1. Well howdy, Ron! Being from the fair city of Charleston, I can’t argue with grits or bacon, or adding everything but the kitchen sink to your shrimp and grits. It sounds like you have taken the recipe and definitely made it your own. So glad that you found it (and us)!

  11. I made this last night. It was fantastic, I used 1.5lbs of shrimp and 4 andouille sausages. It barely fed 4 adults and 3 kids. Definitely doubling this recipe or tripling it for left overs

      1. We love to have a big mess of collards and biscuits with our shrimp and grits. You do need to double the recipe for a family with good appetites.

  12. I live less than an hour from Charleston, SC and for years now have cooked Shrimp and Grits on several occasions. If you live near Charleston, Shrimp and Grits is a must! I add water, milk, cream cheese and cheddar cheese with a little garlic when cooking my grits. I cook it for a couple of hours(stirring often) until it reaches that rich, creamy taste. When cooking my shrimp, I cook my bacon first. I then saute diced onions and bell peppers in the bacon grease. After draining the rest of the bacon grease I then add my shrimp(don’t cook too long!). Next I add one can of Campbell’s Shrimp Soup and cook for approximately 2 min. Ladle this on the top of your grits and then sprinkle with crumble bacon and diced green onion tops. YUMMY!!!

    1. Oh Cis, you are talking to me! I live in Charleston and just finished a huge meal of shrimp and grits. I learned a new trick today from Rebecca Lang to make your grits extra creamy—condensed milk. Wow.

  13. So amazing! Very good. I omitted the bacon for sodium reasons (used evoo instead), but it still turned out great.

    1. Terrific, Brittany! We are all about the bacon, but we can (almost) understand why you opted to ignore it. Lovely to hear it was still phenomenal. Thank you for letting us know….

  14. Took the advice above and used 2 cups chicken stock and 1 cup cream to cook the grits. I also added just under a tablespoon of tomato paste to give the grits a bit of acid and tomato flavor…..I think it was a good call! Cut the sharp cheddar in half…..used only 1 cup. Still plenty “cheesy”. Finally, after cooking the shrimp, they still tasted like they needed something. I sprinkled the pile of cooked shrimp with the low sodium Old Bay Seasoning. Not too much, but enough to give it that good seafood flavor.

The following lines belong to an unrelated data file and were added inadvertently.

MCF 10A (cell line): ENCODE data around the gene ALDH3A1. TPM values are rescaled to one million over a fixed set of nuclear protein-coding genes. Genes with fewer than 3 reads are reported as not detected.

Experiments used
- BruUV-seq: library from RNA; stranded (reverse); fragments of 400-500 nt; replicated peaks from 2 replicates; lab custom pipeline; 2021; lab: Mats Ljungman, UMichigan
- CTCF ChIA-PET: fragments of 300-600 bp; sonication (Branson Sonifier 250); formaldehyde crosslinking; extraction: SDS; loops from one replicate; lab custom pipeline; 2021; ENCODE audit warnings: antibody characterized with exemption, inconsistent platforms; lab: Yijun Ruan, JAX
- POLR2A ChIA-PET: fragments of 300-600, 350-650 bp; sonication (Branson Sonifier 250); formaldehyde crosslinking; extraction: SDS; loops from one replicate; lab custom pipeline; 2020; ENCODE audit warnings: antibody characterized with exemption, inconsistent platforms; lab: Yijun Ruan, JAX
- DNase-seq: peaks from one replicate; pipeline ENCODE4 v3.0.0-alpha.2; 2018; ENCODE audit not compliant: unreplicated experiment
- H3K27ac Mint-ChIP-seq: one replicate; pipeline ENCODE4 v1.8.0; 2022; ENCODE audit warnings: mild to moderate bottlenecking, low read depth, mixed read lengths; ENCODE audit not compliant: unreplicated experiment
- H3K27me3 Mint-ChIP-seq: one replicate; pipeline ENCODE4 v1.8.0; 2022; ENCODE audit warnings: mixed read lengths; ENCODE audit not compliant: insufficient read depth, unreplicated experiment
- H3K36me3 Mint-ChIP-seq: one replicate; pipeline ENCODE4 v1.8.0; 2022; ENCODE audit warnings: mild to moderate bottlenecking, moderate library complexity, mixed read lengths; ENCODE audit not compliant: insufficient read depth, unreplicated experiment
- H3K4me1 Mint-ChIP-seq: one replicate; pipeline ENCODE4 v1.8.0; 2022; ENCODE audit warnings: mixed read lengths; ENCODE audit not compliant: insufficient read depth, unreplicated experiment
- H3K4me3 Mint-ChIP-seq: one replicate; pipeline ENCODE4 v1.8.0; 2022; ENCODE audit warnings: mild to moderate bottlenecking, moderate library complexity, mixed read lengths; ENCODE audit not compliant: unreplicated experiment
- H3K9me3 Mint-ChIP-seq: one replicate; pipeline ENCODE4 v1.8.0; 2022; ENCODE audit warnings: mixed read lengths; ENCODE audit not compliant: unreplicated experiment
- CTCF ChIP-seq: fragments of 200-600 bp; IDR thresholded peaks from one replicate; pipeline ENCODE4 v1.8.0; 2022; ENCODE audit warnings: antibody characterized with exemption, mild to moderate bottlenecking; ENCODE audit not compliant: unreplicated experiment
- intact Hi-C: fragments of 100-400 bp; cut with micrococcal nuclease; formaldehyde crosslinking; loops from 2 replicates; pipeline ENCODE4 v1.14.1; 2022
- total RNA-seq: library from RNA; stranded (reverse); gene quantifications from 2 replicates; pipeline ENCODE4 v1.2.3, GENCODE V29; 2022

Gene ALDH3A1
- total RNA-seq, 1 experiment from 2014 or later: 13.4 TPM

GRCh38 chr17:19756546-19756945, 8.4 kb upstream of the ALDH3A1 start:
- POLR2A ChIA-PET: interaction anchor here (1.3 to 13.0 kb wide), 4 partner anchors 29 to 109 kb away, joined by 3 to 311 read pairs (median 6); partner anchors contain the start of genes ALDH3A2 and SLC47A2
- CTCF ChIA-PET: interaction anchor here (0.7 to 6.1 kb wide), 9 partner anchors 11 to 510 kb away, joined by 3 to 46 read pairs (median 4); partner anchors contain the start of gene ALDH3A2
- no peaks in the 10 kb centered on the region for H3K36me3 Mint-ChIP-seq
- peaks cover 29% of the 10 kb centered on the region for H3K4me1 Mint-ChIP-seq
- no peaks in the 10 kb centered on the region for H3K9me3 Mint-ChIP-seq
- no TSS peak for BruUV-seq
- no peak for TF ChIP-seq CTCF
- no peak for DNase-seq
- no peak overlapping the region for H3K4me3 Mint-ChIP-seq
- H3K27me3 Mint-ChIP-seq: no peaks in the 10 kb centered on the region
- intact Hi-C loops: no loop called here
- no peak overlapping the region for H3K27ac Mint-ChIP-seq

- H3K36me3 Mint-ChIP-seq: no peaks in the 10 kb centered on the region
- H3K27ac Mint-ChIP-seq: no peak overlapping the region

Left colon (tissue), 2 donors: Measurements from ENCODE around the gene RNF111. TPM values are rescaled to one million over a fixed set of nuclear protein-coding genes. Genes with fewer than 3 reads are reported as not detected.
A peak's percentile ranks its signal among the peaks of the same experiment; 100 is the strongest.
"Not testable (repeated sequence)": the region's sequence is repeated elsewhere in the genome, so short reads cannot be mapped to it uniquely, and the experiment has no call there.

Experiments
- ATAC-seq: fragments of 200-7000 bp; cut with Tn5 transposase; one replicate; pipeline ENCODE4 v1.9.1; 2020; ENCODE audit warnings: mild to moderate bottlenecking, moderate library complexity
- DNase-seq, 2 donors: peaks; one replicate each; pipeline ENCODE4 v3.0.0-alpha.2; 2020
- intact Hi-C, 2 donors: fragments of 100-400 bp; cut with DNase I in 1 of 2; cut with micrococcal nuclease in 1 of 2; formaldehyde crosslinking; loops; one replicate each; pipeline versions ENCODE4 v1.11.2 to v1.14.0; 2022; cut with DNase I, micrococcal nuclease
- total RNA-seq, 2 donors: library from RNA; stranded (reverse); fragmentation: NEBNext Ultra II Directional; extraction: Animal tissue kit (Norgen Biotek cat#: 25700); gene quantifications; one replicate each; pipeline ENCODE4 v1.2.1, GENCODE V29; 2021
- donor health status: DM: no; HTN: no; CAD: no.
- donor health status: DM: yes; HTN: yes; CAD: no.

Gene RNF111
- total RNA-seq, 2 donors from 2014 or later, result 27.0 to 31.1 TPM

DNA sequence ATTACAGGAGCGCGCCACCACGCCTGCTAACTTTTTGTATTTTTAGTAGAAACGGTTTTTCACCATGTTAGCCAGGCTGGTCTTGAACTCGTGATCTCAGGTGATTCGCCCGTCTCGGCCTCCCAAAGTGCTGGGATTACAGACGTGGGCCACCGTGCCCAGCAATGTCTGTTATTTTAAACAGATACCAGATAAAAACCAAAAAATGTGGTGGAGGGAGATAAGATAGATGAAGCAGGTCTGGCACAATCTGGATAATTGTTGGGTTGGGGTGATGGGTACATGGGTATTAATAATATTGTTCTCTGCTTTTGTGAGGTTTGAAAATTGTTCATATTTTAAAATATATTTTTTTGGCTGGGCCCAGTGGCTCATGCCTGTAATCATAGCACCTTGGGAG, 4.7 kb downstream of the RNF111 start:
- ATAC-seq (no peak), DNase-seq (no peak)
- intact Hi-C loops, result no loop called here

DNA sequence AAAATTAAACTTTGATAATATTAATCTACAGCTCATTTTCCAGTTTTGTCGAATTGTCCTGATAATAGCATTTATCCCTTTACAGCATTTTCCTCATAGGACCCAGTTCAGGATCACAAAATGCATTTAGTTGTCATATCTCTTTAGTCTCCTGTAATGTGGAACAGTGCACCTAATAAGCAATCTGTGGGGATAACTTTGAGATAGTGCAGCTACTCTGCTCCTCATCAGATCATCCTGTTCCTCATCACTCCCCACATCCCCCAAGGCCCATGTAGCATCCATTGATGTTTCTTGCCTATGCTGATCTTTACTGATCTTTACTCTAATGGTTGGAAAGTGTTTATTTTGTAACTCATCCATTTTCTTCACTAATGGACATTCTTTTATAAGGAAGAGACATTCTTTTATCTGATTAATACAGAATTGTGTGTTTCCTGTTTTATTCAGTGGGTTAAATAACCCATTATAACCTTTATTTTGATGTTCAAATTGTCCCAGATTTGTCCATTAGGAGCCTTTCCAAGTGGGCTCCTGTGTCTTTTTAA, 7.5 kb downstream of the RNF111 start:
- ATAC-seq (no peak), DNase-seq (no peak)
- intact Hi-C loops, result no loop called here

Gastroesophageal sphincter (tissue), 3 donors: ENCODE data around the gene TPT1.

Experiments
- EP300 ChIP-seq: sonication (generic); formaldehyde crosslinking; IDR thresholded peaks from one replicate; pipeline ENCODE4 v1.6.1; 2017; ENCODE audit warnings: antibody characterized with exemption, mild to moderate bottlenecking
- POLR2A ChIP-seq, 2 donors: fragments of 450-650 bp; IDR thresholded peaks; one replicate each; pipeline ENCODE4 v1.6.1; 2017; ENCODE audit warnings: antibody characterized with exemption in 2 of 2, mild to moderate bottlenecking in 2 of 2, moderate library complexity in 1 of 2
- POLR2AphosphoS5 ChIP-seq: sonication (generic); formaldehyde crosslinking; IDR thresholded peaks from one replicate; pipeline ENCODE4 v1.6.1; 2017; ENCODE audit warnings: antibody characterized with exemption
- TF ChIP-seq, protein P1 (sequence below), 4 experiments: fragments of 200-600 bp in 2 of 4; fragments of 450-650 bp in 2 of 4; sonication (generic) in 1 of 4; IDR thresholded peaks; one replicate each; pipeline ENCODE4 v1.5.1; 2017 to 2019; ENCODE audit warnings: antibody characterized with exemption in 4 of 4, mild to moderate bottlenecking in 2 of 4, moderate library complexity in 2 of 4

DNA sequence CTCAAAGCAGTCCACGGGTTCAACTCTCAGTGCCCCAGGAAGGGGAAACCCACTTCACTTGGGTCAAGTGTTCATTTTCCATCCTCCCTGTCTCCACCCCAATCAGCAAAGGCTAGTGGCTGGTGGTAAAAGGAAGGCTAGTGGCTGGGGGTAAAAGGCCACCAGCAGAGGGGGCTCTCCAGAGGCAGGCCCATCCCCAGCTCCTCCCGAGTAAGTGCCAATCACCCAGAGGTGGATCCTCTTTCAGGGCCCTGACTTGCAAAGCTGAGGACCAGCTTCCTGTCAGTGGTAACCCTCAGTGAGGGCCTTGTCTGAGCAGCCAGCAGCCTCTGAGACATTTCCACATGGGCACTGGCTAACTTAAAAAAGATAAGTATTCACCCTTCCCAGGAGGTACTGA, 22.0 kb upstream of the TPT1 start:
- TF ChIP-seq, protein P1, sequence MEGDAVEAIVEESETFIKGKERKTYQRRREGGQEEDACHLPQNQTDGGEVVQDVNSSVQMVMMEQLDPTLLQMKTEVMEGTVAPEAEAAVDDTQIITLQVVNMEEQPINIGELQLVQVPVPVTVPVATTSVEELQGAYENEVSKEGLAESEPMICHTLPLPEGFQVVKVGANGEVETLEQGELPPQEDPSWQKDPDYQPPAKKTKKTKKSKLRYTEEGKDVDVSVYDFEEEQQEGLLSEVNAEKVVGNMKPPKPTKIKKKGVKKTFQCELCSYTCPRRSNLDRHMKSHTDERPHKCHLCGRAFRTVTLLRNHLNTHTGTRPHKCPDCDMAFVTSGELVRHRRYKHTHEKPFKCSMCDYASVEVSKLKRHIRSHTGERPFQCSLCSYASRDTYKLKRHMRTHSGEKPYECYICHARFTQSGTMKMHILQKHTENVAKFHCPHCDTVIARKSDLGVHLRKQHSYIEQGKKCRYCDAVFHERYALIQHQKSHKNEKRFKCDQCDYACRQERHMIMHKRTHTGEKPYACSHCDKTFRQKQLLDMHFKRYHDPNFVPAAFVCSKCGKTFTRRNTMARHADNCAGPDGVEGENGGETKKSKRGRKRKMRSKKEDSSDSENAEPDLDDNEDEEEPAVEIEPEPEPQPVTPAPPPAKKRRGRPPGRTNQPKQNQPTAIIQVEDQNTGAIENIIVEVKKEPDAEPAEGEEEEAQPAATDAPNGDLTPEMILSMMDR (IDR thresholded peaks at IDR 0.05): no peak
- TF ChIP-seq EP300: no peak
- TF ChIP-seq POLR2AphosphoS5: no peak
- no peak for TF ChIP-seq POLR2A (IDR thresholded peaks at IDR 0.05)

1. Hi David,
      Here at home there are as many different versions of this recipe as there are grits! Another suggestion to bump up the flavor level of your shrimp is to put a few drops of the liquid Shrimp and Crab boil in there (just a FEW drops unless you really like this flavor) and this will give it some zing. Some of the original recipes around here (South Louisiana) rely on grits cooked plain with some cheddar and butter stirred in at the end until cheese melts. We used to be able to buy Garlic Cheese (the old kind in the plastic tube) that we would stir in instead of cheddar. The shrimp were cooked in a saute pan in butter and seasoned with parsley, garlic, green onion, cayenne, paprika and some lemon juice. Sounds as if your Old Bay is a good suggestion! Crab Boil and Old Bay seem to always be in a contest around here – Old Bay being too sweet for the taste buds around here that have been raised on HOT sauce over ice cream. And of course, the Louisiana Gold Hot Sauce bottle is always on the table!